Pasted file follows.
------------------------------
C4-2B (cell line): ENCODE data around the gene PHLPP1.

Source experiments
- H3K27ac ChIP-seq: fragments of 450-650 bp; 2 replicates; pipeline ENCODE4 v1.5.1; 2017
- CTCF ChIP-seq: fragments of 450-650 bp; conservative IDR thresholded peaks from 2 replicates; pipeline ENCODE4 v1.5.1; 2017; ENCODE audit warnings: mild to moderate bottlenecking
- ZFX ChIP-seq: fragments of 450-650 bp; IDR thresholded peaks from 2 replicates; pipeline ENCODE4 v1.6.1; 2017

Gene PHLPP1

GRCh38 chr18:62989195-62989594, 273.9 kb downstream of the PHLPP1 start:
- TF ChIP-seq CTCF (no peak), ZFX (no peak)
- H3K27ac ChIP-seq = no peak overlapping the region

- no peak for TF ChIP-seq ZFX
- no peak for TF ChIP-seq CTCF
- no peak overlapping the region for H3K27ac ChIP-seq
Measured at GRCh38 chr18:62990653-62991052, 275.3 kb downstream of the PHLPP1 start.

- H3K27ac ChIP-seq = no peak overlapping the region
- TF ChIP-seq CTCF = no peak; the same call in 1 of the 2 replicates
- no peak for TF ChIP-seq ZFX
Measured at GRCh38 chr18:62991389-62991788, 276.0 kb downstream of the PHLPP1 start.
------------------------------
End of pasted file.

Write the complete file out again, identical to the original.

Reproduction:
C4-2B (cell line): ENCODE data around the gene PHLPP1.

Source experiments
- H3K27ac ChIP-seq: fragments of 450-650 bp; 2 replicates; pipeline ENCODE4 v1.5.1; 2017
- CTCF ChIP-seq: fragments of 450-650 bp; conservative IDR thresholded peaks from 2 replicates; pipeline ENCODE4 v1.5.1; 2017; ENCODE audit warnings: mild to moderate bottlenecking
- ZFX ChIP-seq: fragments of 450-650 bp; IDR thresholded peaks from 2 replicates; pipeline ENCODE4 v1.6.1; 2017

Gene PHLPP1

GRCh38 chr18:62989195-62989594, 273.9 kb downstream of the PHLPP1 start:
- TF ChIP-seq CTCF (no peak), ZFX (no peak)
- H3K27ac ChIP-seq = no peak overlapping the region

- no peak for TF ChIP-seq ZFX
- no peak for TF ChIP-seq CTCF
- no peak overlapping the region for H3K27ac ChIP-seq
Measured at GRCh38 chr18:62990653-62991052, 275.3 kb downstream of the PHLPP1 start.

- H3K27ac ChIP-seq = no peak overlapping the region
- TF ChIP-seq CTCF = no peak; the same call in 1 of the 2 replicates
- no peak for TF ChIP-seq ZFX
Measured at GRCh38 chr18:62991389-62991788, 276.0 kb downstream of the PHLPP1 start.